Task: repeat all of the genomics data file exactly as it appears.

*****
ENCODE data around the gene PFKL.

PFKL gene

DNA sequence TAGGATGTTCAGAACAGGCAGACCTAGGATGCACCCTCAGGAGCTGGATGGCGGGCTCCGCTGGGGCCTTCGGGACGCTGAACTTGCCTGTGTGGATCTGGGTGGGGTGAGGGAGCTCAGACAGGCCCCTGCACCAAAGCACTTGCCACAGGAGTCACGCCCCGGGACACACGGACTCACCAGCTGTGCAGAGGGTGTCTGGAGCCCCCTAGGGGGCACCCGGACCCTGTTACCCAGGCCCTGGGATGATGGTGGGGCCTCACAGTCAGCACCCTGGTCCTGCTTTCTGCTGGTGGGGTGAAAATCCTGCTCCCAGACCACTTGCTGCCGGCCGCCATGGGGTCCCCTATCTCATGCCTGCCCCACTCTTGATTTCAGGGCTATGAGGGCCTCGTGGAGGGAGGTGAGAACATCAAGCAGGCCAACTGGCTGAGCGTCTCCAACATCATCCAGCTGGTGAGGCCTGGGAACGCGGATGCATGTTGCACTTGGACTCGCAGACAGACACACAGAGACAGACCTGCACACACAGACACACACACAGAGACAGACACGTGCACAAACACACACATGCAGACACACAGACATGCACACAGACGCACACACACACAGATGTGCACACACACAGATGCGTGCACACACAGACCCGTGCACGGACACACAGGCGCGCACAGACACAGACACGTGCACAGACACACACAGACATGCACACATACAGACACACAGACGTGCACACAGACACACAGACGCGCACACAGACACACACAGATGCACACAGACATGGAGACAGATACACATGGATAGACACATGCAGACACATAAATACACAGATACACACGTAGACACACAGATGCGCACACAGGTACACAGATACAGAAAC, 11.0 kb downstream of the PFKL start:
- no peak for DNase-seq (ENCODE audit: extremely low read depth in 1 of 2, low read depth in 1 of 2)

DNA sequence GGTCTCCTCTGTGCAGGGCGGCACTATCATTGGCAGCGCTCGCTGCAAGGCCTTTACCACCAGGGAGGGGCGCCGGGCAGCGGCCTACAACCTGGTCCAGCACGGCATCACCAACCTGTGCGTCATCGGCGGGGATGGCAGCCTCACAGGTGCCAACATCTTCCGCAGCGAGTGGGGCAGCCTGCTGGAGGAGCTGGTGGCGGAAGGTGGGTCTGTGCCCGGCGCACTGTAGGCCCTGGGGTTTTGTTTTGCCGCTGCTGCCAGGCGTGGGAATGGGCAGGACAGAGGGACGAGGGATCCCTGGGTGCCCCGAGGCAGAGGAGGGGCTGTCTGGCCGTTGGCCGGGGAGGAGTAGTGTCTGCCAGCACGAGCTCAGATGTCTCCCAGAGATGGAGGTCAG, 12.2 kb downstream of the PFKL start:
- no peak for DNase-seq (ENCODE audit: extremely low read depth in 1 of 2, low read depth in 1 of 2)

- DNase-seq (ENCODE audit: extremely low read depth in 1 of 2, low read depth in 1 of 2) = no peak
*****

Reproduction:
ENCODE data around the gene PFKL.

PFKL gene

DNA sequence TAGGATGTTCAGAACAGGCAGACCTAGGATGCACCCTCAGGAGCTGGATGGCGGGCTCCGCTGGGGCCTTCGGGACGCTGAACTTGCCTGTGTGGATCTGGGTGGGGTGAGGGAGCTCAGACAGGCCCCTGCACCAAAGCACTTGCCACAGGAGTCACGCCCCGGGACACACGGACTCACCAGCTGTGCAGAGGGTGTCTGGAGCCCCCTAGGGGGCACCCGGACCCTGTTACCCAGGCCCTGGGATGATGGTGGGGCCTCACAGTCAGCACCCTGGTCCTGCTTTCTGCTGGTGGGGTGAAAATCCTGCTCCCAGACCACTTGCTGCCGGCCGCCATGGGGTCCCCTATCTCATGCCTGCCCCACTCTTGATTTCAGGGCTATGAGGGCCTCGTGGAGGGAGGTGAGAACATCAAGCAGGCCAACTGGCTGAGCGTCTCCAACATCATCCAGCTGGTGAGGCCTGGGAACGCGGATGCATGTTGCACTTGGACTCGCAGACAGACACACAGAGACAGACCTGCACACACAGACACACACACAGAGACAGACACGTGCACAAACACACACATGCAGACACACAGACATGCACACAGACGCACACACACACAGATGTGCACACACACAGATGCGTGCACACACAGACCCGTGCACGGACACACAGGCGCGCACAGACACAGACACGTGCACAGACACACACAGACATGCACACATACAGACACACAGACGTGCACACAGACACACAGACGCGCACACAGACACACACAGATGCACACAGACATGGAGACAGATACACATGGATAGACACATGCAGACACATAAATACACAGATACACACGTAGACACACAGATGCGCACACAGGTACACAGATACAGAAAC, 11.0 kb downstream of the PFKL start:
- no peak for DNase-seq (ENCODE audit: extremely low read depth in 1 of 2, low read depth in 1 of 2)

DNA sequence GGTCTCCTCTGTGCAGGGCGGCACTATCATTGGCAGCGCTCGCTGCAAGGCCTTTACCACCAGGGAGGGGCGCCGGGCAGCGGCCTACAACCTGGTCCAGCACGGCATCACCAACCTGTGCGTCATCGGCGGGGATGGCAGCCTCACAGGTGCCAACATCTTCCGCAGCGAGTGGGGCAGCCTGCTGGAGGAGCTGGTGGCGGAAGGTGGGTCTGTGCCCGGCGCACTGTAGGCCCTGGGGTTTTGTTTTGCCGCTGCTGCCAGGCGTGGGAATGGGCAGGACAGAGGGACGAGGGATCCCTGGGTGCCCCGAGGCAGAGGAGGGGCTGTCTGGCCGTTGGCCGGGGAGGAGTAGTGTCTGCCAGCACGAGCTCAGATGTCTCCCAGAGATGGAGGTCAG, 12.2 kb downstream of the PFKL start:
- no peak for DNase-seq (ENCODE audit: extremely low read depth in 1 of 2, low read depth in 1 of 2)

- DNase-seq (ENCODE audit: extremely low read depth in 1 of 2, low read depth in 1 of 2) = no peak